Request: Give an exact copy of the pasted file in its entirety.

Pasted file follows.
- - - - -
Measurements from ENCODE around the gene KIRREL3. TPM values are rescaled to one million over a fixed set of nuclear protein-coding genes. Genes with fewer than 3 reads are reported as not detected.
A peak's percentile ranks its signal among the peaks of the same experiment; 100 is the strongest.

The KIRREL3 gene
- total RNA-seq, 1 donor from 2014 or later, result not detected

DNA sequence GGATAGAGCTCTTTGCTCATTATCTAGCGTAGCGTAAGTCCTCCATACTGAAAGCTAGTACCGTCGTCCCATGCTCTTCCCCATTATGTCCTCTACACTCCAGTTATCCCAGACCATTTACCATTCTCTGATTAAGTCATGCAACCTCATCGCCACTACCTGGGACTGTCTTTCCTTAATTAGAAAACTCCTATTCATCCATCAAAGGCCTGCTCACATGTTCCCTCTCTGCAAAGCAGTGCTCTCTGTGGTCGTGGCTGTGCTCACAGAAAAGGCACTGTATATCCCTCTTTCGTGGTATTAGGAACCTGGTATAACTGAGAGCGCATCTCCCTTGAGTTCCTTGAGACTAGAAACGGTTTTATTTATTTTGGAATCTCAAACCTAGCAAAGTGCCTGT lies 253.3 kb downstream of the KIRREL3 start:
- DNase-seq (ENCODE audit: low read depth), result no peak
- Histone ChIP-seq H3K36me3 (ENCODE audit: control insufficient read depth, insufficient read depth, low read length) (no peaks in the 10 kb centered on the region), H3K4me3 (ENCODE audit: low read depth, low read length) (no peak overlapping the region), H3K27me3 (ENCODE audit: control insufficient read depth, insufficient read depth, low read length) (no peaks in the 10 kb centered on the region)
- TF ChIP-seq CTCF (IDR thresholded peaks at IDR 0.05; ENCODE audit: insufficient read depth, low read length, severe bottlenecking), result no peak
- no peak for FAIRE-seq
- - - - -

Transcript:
Measurements from ENCODE around the gene KIRREL3. TPM values are rescaled to one million over a fixed set of nuclear protein-coding genes. Genes with fewer than 3 reads are reported as not detected.
A peak's percentile ranks its signal among the peaks of the same experiment; 100 is the strongest.

The KIRREL3 gene
- total RNA-seq, 1 donor from 2014 or later, result not detected

DNA sequence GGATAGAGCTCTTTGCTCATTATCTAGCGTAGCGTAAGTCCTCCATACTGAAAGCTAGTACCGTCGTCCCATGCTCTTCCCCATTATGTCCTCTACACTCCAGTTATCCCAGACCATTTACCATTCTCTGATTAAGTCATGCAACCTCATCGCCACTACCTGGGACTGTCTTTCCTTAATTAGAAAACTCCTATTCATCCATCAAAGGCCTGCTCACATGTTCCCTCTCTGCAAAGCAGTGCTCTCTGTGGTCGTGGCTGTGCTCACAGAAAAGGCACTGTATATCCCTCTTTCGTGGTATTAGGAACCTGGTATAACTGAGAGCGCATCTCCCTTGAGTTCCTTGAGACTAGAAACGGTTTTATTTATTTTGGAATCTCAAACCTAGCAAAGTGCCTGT lies 253.3 kb downstream of the KIRREL3 start:
- DNase-seq (ENCODE audit: low read depth), result no peak
- Histone ChIP-seq H3K36me3 (ENCODE audit: control insufficient read depth, insufficient read depth, low read length) (no peaks in the 10 kb centered on the region), H3K4me3 (ENCODE audit: low read depth, low read length) (no peak overlapping the region), H3K27me3 (ENCODE audit: control insufficient read depth, insufficient read depth, low read length) (no peaks in the 10 kb centered on the region)
- TF ChIP-seq CTCF (IDR thresholded peaks at IDR 0.05; ENCODE audit: insufficient read depth, low read length, severe bottlenecking), result no peak
- no peak for FAIRE-seq